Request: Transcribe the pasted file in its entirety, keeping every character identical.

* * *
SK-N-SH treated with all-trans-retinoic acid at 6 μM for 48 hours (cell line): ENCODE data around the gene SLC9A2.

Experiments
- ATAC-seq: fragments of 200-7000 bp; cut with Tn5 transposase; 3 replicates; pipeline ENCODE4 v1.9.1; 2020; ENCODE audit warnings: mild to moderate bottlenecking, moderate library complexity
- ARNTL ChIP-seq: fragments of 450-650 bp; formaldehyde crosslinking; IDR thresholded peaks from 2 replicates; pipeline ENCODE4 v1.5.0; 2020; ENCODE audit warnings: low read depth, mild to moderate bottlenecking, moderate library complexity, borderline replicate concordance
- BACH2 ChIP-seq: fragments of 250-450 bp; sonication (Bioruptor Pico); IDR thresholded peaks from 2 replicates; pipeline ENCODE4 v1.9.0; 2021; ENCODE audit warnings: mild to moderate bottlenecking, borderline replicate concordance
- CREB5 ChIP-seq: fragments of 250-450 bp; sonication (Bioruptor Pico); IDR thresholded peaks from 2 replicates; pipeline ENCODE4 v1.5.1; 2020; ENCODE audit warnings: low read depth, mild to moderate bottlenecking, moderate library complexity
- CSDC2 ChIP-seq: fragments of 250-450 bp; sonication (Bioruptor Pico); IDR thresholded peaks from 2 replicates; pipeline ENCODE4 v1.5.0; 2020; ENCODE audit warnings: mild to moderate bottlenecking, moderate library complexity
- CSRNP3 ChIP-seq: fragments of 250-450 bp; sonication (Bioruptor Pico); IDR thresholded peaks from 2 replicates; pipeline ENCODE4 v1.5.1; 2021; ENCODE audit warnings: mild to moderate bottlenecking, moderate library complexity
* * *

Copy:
SK-N-SH treated with all-trans-retinoic acid at 6 μM for 48 hours (cell line): ENCODE data around the gene SLC9A2.

Experiments
- ATAC-seq: fragments of 200-7000 bp; cut with Tn5 transposase; 3 replicates; pipeline ENCODE4 v1.9.1; 2020; ENCODE audit warnings: mild to moderate bottlenecking, moderate library complexity
- ARNTL ChIP-seq: fragments of 450-650 bp; formaldehyde crosslinking; IDR thresholded peaks from 2 replicates; pipeline ENCODE4 v1.5.0; 2020; ENCODE audit warnings: low read depth, mild to moderate bottlenecking, moderate library complexity, borderline replicate concordance
- BACH2 ChIP-seq: fragments of 250-450 bp; sonication (Bioruptor Pico); IDR thresholded peaks from 2 replicates; pipeline ENCODE4 v1.9.0; 2021; ENCODE audit warnings: mild to moderate bottlenecking, borderline replicate concordance
- CREB5 ChIP-seq: fragments of 250-450 bp; sonication (Bioruptor Pico); IDR thresholded peaks from 2 replicates; pipeline ENCODE4 v1.5.1; 2020; ENCODE audit warnings: low read depth, mild to moderate bottlenecking, moderate library complexity
- CSDC2 ChIP-seq: fragments of 250-450 bp; sonication (Bioruptor Pico); IDR thresholded peaks from 2 replicates; pipeline ENCODE4 v1.5.0; 2020; ENCODE audit warnings: mild to moderate bottlenecking, moderate library complexity
- CSRNP3 ChIP-seq: fragments of 250-450 bp; sonication (Bioruptor Pico); IDR thresholded peaks from 2 replicates; pipeline ENCODE4 v1.5.1; 2021; ENCODE audit warnings: mild to moderate bottlenecking, moderate library complexity